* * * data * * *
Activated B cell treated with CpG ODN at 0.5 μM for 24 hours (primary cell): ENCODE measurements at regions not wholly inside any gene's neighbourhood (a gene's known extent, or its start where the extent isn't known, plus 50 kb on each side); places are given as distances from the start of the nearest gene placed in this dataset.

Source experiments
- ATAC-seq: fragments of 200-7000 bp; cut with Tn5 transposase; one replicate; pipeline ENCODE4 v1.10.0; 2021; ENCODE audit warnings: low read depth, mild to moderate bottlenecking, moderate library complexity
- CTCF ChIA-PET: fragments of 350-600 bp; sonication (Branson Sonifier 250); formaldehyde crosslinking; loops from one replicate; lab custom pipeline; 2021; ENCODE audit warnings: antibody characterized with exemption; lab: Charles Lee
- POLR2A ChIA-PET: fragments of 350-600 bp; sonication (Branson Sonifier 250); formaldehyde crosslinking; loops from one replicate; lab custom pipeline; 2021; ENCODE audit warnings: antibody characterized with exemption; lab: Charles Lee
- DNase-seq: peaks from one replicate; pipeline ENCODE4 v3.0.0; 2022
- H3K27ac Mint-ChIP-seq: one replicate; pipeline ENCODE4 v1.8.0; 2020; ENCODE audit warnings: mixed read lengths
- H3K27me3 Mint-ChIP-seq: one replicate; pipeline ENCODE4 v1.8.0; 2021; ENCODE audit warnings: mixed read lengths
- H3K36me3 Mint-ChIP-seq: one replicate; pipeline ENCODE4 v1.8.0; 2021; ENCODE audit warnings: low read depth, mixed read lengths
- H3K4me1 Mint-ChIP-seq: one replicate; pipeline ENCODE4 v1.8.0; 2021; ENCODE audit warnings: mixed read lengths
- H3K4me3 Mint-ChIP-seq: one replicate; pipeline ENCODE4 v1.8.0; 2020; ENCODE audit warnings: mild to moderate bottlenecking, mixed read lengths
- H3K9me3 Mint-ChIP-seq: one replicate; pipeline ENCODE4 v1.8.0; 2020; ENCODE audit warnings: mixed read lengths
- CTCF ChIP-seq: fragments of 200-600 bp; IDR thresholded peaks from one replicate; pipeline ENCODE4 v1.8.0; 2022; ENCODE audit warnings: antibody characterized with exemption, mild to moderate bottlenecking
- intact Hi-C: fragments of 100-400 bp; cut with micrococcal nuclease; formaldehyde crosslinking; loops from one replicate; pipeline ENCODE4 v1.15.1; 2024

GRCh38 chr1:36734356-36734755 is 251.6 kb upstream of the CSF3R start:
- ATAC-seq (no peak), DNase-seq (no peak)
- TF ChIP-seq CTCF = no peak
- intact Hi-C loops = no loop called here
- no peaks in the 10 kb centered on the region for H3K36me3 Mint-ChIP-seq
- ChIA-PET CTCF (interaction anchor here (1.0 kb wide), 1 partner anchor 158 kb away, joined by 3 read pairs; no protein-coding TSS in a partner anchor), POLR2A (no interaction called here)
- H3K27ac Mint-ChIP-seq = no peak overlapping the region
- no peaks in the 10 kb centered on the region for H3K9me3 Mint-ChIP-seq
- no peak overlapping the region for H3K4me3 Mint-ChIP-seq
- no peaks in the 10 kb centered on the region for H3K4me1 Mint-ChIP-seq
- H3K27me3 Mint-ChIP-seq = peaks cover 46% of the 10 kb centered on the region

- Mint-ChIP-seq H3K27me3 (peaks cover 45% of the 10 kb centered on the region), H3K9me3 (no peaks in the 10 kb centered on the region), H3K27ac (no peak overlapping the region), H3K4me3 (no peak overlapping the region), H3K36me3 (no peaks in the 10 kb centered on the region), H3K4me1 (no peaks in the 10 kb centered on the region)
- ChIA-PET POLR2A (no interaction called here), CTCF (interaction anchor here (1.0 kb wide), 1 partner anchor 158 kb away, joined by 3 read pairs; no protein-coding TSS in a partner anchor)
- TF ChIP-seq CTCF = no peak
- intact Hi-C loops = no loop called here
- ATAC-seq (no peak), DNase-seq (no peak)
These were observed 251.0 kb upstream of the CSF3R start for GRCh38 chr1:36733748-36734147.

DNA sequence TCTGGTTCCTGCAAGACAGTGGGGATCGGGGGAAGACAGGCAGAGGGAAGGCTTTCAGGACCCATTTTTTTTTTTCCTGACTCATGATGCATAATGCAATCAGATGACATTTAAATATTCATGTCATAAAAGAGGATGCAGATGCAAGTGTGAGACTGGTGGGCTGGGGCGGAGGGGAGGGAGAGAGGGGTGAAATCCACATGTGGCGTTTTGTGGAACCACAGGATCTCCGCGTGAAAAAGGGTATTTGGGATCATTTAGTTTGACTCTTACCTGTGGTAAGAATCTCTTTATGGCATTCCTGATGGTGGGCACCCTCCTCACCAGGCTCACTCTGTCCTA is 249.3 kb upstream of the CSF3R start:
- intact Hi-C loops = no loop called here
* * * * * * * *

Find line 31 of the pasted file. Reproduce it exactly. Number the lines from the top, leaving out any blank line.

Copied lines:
These were observed 251.0 kb upstream of the CSF3R start for GRCh38 chr1:36733748-36734147.